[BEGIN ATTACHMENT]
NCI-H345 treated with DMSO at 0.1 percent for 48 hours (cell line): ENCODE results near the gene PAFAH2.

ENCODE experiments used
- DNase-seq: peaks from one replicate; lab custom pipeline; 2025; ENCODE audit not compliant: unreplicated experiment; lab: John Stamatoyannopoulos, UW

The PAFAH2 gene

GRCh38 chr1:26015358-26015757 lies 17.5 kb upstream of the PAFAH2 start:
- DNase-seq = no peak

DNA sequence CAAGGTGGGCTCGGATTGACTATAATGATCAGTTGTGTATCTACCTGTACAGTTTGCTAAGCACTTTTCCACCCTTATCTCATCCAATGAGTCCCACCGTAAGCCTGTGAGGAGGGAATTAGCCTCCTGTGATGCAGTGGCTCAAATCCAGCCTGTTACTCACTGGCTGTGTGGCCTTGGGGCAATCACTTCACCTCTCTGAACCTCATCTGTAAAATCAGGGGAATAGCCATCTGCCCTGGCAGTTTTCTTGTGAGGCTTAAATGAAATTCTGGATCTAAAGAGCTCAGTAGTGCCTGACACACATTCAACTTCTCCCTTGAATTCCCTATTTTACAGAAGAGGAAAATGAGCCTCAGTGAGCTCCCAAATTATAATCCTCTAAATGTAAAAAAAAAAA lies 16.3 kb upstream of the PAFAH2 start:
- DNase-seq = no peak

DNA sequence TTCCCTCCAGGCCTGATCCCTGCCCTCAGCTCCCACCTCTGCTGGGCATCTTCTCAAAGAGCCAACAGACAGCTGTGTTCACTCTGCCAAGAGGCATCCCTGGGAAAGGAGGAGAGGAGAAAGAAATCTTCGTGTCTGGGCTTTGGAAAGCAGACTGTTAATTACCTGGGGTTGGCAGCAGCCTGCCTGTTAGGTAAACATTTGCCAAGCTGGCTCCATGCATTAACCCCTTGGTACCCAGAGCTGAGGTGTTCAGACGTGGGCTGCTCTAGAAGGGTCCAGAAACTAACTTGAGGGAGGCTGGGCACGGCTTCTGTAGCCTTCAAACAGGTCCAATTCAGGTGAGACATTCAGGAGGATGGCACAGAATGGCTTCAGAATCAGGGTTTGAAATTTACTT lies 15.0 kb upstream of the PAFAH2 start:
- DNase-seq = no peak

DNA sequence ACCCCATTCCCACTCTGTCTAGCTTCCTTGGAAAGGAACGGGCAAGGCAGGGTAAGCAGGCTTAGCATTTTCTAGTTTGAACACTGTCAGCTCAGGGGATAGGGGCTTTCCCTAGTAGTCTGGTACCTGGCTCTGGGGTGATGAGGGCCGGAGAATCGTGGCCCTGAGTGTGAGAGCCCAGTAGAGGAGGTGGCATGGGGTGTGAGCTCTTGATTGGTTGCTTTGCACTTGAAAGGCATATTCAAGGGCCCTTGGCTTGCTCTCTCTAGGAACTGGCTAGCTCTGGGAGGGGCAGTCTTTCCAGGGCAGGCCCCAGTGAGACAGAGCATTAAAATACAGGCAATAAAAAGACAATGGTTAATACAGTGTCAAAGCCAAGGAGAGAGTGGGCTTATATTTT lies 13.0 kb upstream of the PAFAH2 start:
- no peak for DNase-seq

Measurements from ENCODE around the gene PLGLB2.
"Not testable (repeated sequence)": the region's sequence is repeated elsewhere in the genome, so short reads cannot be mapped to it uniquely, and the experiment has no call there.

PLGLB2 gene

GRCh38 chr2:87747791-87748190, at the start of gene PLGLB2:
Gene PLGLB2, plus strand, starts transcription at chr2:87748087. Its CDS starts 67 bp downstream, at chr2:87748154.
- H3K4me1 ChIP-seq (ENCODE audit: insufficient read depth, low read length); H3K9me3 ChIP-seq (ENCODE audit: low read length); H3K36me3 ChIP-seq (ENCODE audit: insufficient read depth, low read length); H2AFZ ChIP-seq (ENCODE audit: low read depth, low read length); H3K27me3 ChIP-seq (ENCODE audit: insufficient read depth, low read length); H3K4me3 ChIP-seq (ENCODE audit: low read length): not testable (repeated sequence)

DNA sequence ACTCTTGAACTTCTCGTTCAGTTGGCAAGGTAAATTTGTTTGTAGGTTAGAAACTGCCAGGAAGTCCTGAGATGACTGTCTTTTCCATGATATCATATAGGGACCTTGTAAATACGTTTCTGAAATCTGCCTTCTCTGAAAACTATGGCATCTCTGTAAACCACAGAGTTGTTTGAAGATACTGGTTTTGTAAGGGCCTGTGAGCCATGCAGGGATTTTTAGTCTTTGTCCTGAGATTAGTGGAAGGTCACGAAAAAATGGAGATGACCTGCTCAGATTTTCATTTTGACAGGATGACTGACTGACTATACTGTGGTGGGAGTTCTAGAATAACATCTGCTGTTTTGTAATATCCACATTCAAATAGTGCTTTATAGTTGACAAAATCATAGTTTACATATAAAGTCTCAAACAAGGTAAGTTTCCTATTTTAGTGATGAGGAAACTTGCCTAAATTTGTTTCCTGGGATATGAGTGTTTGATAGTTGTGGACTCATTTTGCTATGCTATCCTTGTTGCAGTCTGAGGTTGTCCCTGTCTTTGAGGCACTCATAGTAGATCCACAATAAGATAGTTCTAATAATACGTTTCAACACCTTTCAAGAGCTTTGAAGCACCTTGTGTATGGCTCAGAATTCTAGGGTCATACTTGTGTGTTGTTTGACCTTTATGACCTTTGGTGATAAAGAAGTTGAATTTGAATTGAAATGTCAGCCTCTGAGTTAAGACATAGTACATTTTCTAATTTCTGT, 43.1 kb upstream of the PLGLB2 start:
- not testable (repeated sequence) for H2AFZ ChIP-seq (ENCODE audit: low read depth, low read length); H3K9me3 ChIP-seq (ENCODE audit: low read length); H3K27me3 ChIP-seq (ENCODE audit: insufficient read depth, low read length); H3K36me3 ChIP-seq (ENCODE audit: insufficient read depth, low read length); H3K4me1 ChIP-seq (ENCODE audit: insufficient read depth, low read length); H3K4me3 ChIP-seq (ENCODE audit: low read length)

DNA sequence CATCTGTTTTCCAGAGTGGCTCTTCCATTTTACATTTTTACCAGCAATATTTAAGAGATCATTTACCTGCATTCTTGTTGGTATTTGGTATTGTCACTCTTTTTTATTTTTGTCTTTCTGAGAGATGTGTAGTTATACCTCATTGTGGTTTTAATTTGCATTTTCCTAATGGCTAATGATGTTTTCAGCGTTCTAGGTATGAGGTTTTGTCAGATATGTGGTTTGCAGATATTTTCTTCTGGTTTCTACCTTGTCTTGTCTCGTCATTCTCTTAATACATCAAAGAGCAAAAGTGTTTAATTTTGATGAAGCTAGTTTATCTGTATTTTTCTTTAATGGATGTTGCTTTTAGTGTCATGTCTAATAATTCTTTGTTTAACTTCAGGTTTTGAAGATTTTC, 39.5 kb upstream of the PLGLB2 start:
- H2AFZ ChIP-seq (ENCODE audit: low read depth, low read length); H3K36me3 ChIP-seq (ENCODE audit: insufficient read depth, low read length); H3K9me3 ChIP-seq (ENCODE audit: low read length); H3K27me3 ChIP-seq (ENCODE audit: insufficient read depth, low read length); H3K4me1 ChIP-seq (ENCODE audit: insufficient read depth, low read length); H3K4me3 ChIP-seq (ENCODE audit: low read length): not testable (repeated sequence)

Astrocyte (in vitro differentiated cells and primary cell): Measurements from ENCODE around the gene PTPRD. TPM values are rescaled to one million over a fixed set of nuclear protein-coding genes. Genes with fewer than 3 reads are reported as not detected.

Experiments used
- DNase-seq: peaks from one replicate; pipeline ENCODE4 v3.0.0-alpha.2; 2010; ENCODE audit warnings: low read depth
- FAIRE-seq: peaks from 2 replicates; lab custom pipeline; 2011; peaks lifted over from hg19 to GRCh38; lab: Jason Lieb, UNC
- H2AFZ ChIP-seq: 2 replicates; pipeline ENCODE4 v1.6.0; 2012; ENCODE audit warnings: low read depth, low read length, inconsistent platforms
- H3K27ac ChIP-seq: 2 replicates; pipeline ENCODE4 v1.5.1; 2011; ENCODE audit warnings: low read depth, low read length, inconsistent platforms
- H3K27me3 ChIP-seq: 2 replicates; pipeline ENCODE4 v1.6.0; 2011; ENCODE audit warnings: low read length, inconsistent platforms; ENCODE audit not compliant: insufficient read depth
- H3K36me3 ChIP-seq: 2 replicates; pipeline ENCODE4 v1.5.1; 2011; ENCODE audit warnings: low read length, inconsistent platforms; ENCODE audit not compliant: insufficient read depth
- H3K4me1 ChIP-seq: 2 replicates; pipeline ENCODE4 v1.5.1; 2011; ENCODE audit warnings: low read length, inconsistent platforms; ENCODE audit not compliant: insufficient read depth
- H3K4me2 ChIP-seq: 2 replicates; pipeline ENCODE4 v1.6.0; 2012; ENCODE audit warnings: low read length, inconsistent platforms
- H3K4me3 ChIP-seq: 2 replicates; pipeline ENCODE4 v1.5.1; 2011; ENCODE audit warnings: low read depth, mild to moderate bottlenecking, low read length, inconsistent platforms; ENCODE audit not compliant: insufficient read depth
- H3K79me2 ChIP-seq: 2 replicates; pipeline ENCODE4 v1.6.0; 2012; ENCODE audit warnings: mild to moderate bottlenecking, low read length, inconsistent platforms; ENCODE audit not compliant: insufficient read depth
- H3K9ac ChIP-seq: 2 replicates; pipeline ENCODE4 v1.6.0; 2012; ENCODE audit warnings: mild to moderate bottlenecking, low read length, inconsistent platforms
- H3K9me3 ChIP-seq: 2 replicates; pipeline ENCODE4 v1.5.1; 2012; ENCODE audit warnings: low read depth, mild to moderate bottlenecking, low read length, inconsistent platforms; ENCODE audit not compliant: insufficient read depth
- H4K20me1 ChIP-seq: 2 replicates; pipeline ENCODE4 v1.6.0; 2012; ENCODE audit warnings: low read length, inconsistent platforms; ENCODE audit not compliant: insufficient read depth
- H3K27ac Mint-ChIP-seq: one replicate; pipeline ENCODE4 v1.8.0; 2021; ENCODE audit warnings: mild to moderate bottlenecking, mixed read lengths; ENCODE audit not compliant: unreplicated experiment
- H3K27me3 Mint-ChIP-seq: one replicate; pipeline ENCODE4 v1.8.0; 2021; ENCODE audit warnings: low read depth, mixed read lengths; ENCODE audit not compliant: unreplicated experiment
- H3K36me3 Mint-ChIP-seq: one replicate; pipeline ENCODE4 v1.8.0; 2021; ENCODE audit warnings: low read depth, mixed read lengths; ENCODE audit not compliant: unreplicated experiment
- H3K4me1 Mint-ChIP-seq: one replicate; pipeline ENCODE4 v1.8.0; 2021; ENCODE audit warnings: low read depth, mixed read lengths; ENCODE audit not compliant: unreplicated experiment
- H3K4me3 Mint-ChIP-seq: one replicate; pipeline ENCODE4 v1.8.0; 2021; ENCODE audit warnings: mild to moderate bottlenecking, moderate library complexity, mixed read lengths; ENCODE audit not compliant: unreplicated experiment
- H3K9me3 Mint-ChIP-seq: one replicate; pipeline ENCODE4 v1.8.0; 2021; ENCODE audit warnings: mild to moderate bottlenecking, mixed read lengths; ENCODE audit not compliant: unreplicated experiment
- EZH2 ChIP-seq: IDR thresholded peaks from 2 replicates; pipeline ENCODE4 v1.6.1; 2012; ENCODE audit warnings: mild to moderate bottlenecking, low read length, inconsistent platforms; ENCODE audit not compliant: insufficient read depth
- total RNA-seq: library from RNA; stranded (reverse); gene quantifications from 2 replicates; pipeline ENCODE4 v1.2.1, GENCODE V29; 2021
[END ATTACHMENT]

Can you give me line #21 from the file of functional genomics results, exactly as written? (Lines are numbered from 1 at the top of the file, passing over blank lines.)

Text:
DNA sequence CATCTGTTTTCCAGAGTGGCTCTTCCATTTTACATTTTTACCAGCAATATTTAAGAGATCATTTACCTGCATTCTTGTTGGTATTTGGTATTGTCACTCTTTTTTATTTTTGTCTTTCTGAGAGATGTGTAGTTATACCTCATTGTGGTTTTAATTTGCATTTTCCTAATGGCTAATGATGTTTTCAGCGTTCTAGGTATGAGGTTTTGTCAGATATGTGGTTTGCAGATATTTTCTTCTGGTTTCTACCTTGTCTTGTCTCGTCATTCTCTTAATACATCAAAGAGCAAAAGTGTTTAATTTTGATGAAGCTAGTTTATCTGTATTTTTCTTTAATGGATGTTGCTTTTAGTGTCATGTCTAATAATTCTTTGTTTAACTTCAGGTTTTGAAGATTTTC, 39.5 kb upstream of the PLGLB2 start: